A 1996 update to Woody Guthrie’s song, Deportee, about illegal immigrants to the USA.
To Rage Against The Machine, these undocumented people don’t just cross borders but graves to make new lives for themselves. Then poorly treated, they give up their souls. Yet, without a face, their plight can go unrecognized.
Government permission with a “visa” is required to legally enter the USA. Visas come with expiry dates, meaning those that came legally may remain illegally.
Estimates for how many illegal immigrants there are range from 7-30 million, an imprecision that is not illuminating. Most are from Mexico.
Multiculturalism is the term for a system of values which maintains that our ethnic and cultural identities are important, and should be protected, promoted and even enhanced, through government policy. Multiculturalism is cherished for officially recognizing that diversity matters. Earle sings about this, expressing excitement about the dynamism and energy from just being on a street and seeing, hearing, different people speaking different languages. Multiculturalism is also criticized for promoting our differences instead of common ground.
A California plane crash in 1948 killed a number of migrant workers seeking to return to Mexico after a term of seasonal labour. Guthrie felt that their tragic deaths should have been better honoured, such as by some media reports that failed to identify the victims by name. The implication is that Mexicans were not considered equal to other Americans. A memorial was finally erected in tribute, in 2013.
Apparently, Woody only spoke the words, and music was added much later by others. Here is Woody’s son, Arlo, singing the song for us:
For the Gangs of New York movie soundtrack, U2 sang in 2002 about a laundry list of issues concerning the USA.
While the lyrics are a little vague, the first verse is said to be partly concerned with the Irish Potato Famine/Great Famine (1840s-1850s) in which about a million Irish died and as much left, many for the USA. The song also gets into the American Dream – the ethos that rolling up one’s sleeves in a land of equal opportunity can bring success. Various ethnicities are listed as being the immigrants that made the country what it is. As if that doesn’t cover enough, 9/11 is thrown in for good measure at the end.
Perhaps the song is a first year university survey course on issues that U2 were thinking about in 2002… but inspiration to turn each part into a separate song did not materialize.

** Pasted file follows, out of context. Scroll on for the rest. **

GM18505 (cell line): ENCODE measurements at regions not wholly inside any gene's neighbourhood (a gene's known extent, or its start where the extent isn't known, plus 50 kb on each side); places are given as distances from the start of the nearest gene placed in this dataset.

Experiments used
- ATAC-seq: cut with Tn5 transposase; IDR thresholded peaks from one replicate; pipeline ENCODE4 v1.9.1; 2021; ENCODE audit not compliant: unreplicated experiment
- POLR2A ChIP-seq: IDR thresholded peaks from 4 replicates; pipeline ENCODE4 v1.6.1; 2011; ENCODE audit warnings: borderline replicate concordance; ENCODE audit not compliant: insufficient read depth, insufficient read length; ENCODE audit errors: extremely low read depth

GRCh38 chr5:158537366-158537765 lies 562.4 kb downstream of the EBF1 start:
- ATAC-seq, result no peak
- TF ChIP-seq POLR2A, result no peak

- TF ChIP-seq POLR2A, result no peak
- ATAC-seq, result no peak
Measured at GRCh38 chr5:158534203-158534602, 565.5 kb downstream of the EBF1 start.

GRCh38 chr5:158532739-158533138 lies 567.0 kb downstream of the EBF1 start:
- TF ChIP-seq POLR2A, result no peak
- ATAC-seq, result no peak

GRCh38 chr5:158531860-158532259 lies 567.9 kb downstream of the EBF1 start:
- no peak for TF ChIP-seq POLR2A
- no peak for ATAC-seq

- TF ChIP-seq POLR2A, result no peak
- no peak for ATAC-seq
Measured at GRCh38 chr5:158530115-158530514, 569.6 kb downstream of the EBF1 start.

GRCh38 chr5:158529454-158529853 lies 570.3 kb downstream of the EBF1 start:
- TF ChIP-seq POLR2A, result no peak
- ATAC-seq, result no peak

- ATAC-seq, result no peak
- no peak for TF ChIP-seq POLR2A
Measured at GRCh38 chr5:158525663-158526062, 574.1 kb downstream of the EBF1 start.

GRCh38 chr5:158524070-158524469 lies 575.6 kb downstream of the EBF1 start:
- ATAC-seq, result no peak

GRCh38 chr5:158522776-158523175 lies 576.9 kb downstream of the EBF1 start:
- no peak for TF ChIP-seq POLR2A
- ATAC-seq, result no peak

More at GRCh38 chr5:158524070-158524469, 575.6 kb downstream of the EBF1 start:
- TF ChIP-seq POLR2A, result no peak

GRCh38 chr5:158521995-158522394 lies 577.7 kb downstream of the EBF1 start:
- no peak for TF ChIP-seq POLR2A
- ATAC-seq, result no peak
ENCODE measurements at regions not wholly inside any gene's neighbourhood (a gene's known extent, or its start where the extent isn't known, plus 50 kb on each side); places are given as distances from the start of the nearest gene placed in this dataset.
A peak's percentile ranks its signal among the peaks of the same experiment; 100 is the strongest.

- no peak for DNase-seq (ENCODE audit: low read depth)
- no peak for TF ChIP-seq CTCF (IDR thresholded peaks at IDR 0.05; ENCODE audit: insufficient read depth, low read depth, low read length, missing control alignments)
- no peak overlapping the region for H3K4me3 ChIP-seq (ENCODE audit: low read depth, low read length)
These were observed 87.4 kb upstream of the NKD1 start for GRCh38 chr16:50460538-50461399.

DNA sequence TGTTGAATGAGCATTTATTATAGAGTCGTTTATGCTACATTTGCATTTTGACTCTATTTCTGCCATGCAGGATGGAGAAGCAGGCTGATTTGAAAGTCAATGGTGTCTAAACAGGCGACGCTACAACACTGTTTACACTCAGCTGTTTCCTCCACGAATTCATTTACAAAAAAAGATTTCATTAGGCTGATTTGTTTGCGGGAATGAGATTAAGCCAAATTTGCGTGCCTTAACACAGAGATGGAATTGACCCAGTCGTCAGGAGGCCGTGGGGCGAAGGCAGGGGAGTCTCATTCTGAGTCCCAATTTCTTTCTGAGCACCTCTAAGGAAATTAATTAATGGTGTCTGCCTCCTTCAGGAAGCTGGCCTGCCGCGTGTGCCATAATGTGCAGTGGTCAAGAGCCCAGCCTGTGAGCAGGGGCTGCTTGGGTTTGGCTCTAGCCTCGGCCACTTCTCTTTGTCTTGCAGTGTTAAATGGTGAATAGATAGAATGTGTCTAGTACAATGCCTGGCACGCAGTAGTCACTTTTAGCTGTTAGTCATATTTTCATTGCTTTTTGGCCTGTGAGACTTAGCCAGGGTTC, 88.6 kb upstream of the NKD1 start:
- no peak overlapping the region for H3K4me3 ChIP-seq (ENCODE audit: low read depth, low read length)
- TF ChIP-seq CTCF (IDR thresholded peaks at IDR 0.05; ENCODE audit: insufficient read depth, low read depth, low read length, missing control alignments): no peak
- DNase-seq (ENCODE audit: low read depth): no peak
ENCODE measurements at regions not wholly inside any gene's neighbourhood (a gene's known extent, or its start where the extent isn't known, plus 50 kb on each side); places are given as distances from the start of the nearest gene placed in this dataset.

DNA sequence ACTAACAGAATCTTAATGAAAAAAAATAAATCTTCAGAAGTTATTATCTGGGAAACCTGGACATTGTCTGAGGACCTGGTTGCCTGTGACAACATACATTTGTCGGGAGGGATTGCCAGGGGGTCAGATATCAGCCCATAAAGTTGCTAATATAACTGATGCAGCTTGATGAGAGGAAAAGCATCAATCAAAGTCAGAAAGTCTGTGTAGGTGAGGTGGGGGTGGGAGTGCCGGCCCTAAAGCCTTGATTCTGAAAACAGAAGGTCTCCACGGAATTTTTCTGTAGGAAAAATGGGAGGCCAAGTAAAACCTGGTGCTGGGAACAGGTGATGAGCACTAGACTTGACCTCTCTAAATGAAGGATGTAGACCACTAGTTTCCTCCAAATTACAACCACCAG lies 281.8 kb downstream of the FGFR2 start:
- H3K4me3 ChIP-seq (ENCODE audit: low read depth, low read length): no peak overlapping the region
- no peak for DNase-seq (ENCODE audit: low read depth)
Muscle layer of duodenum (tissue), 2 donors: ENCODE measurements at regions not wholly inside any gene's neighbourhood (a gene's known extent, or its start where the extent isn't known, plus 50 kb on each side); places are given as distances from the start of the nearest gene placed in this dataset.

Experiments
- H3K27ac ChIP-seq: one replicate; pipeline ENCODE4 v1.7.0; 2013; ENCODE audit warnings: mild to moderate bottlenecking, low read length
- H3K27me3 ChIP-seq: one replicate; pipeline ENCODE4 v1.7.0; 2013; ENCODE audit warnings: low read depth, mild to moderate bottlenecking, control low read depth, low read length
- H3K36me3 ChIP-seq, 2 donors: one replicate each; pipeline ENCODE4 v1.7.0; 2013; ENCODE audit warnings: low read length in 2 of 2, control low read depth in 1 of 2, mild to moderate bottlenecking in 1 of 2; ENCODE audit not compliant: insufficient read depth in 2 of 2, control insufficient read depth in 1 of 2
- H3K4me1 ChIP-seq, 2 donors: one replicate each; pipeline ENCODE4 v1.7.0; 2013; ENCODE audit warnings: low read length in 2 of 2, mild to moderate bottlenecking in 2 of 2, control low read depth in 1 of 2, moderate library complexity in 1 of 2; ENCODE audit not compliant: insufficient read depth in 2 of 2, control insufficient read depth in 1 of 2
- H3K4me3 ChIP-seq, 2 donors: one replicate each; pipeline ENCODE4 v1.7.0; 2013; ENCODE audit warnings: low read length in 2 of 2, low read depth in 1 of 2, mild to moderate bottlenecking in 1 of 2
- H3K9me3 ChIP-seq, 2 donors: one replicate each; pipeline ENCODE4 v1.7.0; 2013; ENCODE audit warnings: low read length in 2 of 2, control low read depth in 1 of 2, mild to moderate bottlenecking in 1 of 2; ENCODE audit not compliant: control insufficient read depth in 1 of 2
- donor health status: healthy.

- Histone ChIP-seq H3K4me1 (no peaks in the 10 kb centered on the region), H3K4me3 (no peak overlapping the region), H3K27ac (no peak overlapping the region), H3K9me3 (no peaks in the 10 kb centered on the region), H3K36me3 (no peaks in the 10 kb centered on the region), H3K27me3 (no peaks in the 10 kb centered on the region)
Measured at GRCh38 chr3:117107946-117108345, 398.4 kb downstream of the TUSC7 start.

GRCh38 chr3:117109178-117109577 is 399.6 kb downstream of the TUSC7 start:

A search for “American Dream” at right will bring up several other songs on this topic.
Willie Nelson recorded this song that was No. 1 on the country charts in 1986.
The “Promised Land” is a religious term, which can mean land promised to a people by God, and to Mormons, the continental USA.
The lyrics to this song cop several Biblical lines, and appear to be about an America that needs to continue caring about people, especially immigrants seeking the American Dream. That there is room for everyone is a multicultural message, even if the Christianity of the song may not jive with new Americans that reject this faith. It is far easier to advocate than achieve and deliver acceptance, yet important for all to love they neighbor. Beyond this, blank acceptance of all dreams can lead to a meaningless sense of nationalism for a country. The song extols the need for all to enjoy their freedom, which when one’s expressions impinge on the activities of others, makes living in such a Promise Land a bumpy endeavour.
Best rap song at the 2011 Grammy Awards, finds Kanye West and Jay-Z rapping about luxury cars in a year when many of their countrymen were trading in their used junkers to make rent. Nevertheless, we know that rappers brag.
Internet speculation posits that Otis is an acronym for “Only The Illuminati Survive” (the Illuminati being a secret group bringing about a New World Order). But Otis Redding is also sampled throughout, if you prefer to believe the obvious!
Whatever, New World Order goes back to the period after the Second World War, when idealistic talk looked at the possibility of global governance for peace and security. The United Nations came out of this. The phrase morphed into a conspiracy theory that unaccountable elites would install a single totalitarian government for the whole world. (Or maybe they already have and we don’t know it).
Otherwise, the song is a grab bag of political and religious references. The verses touch on Jesus, political refugees, border customs, illegal Mexican immigration, and Cuban President Fidel Castro. The song was released in the year Castro officially retired from his country’s Central Committee of the Communist Party, though his brother, Raul, has been nominally in charge since 2006.
This song from 1983 has been ranked as one of the worst songs ever on a few prominent lists and has lyrics and a video that appear to promote racial stereotypes. The song is not given much radio play, but perhaps is relevant again as “undocumented workers” (what President Obama calls them) face heightened difficulties with immigration laws in Arizona and Georgia.
The sing-along chorus – “It’s no fun/being an illegal alien” is enthusiastic, perhaps acknowledging that hey, illegal immigrants still find their hardships in the U.S.A. a better option than remaining lawfully in their home country. Mind you, one verse often edited out for radio has an immigrant offer his sister for sex to get across the border. Perhaps the attempt at satire and humour just went a little too far.